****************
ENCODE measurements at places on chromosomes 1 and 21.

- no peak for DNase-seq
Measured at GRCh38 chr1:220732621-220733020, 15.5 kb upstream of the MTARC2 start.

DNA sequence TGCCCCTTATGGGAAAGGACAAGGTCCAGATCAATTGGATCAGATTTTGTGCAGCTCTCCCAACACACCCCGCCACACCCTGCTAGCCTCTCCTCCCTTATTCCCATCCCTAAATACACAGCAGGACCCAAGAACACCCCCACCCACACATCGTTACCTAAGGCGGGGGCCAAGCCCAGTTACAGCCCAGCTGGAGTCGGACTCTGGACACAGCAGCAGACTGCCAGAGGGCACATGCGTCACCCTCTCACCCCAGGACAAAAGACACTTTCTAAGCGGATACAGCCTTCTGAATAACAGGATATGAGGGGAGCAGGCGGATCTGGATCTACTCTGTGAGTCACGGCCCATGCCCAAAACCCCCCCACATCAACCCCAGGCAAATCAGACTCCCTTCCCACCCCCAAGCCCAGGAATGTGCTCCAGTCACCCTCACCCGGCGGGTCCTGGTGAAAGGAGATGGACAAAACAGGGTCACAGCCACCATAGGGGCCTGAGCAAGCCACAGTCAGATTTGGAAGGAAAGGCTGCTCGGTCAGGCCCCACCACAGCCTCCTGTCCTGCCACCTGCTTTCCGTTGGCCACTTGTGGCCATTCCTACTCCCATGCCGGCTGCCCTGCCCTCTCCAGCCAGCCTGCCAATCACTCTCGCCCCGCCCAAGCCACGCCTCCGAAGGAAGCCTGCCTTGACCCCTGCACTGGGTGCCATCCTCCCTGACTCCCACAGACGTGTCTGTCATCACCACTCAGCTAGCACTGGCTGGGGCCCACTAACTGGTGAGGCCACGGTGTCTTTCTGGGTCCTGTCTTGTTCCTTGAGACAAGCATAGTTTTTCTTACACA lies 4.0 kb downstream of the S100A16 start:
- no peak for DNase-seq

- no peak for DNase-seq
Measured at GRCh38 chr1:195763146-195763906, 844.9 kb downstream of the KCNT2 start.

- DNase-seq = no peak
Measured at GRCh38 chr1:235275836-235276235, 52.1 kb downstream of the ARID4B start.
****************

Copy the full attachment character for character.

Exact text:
ENCODE measurements at places on chromosomes 1 and 21.

- no peak for DNase-seq
Measured at GRCh38 chr1:220732621-220733020, 15.5 kb upstream of the MTARC2 start.

DNA sequence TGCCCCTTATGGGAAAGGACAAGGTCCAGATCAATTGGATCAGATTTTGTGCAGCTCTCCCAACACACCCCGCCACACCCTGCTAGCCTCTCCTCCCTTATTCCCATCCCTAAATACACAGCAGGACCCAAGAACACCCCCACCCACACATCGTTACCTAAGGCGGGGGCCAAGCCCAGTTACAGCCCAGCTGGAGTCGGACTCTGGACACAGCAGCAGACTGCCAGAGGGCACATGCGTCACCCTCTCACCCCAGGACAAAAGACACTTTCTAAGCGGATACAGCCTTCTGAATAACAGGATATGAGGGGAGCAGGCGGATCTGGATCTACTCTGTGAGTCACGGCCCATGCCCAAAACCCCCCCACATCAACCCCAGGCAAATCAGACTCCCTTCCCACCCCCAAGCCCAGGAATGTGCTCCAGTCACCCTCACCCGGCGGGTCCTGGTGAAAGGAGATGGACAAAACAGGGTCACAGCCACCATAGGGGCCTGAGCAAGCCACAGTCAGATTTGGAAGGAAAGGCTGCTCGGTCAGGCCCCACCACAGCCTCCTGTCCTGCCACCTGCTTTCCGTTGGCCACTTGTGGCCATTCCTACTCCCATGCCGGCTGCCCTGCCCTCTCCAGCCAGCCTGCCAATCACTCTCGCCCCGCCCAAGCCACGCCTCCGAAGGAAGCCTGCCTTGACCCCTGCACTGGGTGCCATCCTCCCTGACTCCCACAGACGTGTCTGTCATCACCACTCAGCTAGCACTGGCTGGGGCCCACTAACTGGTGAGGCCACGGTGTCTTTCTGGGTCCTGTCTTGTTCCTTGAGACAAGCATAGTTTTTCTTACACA lies 4.0 kb downstream of the S100A16 start:
- no peak for DNase-seq

- no peak for DNase-seq
Measured at GRCh38 chr1:195763146-195763906, 844.9 kb downstream of the KCNT2 start.

- DNase-seq = no peak
Measured at GRCh38 chr1:235275836-235276235, 52.1 kb downstream of the ARID4B start.